The Brazil Human Capital Review (BHCR) is a story about lost talent in Brazil.
It poses the question: what would happen to labor productivity if Brazil were to offer quality education and health to every child, in every part of the country? It also asks: how can the gap between ideal circumstances and what is actually achieved be reconciled?
The BHCR was undertaken as a part of the Human Capital Project, a global initiative of the World Bank Group that aims to alert governments to the importance of investing in people. Evidence justifies this approach. For example, shocks in human capital a century ago due to settlement policies continue to have significant impacts on current development in Brazil. Analyzing trends in human capital accumulation also helps to explain why income inequality is historically high and points to why the average Brazilian remains in poverty over multiple generations
Measurement as a first step of action. The story of lost talent starts by using a new indicator to track
progress towards human capital accumulation in Brazil at the municipal level: the Human Capital Index (HCI). The HCI estimates the expected productivity of a child born today by the age of 18 in a context where education and health conditions remain the same. This framework contributes to policy dialogue in fundamental ways. First, the HCI is a prospective measure. It calculates the expected productivity of the next generation of workers if current circumstances persist.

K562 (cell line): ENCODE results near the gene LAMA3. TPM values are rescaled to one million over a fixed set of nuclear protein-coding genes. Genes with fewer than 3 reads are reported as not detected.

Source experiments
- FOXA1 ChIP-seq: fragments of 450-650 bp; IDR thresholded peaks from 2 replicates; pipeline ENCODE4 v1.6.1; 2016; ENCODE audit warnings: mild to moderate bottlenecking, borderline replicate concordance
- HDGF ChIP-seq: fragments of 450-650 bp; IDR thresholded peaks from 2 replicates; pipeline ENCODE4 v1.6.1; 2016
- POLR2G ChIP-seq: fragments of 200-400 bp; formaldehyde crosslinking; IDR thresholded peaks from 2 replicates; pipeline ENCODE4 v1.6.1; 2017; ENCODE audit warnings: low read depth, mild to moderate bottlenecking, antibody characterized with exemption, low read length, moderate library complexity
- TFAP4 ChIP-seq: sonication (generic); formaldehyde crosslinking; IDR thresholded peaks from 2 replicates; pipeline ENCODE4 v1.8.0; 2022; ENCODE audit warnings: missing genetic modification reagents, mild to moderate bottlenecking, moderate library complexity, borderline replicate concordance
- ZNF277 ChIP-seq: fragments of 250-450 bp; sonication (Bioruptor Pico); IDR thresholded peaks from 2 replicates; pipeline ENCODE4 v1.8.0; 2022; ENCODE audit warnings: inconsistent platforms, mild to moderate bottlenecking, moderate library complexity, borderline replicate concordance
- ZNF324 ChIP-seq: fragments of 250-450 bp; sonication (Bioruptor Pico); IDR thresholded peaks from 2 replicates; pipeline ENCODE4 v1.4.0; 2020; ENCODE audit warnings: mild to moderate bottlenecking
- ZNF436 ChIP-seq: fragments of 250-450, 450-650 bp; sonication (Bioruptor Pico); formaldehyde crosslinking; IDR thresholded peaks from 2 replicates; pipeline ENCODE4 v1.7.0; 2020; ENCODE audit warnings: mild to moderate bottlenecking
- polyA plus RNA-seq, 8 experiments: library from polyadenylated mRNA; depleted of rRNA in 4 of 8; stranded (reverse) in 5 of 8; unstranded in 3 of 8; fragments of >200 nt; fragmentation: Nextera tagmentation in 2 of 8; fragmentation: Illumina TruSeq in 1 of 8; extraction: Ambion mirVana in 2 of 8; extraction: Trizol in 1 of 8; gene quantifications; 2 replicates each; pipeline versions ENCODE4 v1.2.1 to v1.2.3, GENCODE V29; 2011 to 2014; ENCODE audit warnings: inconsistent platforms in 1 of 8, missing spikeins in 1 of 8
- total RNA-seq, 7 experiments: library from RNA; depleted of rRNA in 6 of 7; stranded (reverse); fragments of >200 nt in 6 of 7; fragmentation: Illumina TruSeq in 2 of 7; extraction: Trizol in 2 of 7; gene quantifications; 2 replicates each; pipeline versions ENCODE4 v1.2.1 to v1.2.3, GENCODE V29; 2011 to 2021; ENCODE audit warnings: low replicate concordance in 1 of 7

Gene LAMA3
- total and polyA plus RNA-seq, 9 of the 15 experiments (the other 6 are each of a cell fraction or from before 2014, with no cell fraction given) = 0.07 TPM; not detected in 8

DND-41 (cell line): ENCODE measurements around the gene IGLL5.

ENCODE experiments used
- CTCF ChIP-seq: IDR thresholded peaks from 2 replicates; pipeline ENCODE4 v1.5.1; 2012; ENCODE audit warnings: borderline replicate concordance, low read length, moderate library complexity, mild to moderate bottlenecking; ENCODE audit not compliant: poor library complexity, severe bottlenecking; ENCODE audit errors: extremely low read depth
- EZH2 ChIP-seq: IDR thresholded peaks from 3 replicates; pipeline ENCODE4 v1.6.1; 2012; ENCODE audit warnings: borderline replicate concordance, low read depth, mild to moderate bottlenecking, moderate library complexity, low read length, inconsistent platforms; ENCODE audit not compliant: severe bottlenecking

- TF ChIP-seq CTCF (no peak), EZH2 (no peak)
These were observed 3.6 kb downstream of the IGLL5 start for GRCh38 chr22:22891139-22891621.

Higher HCIs today mean higher labor productivity in the future. Secondly, it is straightforward: only key aspects of skills formation are considered. Third, the HCI has a clear narrative around lifecycle: at birth, children need to survive; during childhood, they need to be well-nourished; at school age, they must complete all schooling and active adequate learning levels; and in adulthood, they need to stay in good health.
Fourth, the HCI is output-oriented. It combines mortality and stunting rates, expected years of school (EYS), harmonized learning outcomes (HLO), and adult survival rates in a single index to emphasize outputs rather than inputs. Fifth, the HCI has a clear and simple objective. It does not intend to measure social welfare or to summarize any intrinsic value in human life, but rather proposes an estimate of future productivity if current conditions persist.
The estimates produce a simple final result: the HCI ranges between 0 and 1. A location where an average child has no risk of being stunted or dying before the age of five, receives high-quality education, and becomes a healthy adult, would have an HCI close to 1. Conversely, when the risk of being ill-nourished or prematurely dying is high, access to education is limited, and quality of learning is low, the HCI would approach zero. Measurement as a first step of action. The first key message of this report is that an average Brazilian born in 2019 achieved 60 percent (HCI of 0.60) of their potential human capital by the age 18. Forty percent of all talent in Brazil is undeveloped and invisible to society.
However, the national average only tells us a minor part of the whole story. An HCI equal to 60 percent hides local and regional inequalities in human capital accumulation. Disaggregating the HCI at the municipal level reveals a second key message: many Brazils coexist inside Brazil.
Mapping the HCIs produces a clear snapshot of regional inequality in Brazil: children born in municipalities in North and Northeast Brazil develop approximately half of their full potential talent – or 10 percentage points (0.1 HCI points) less than an average child in a municipality in the Southeast.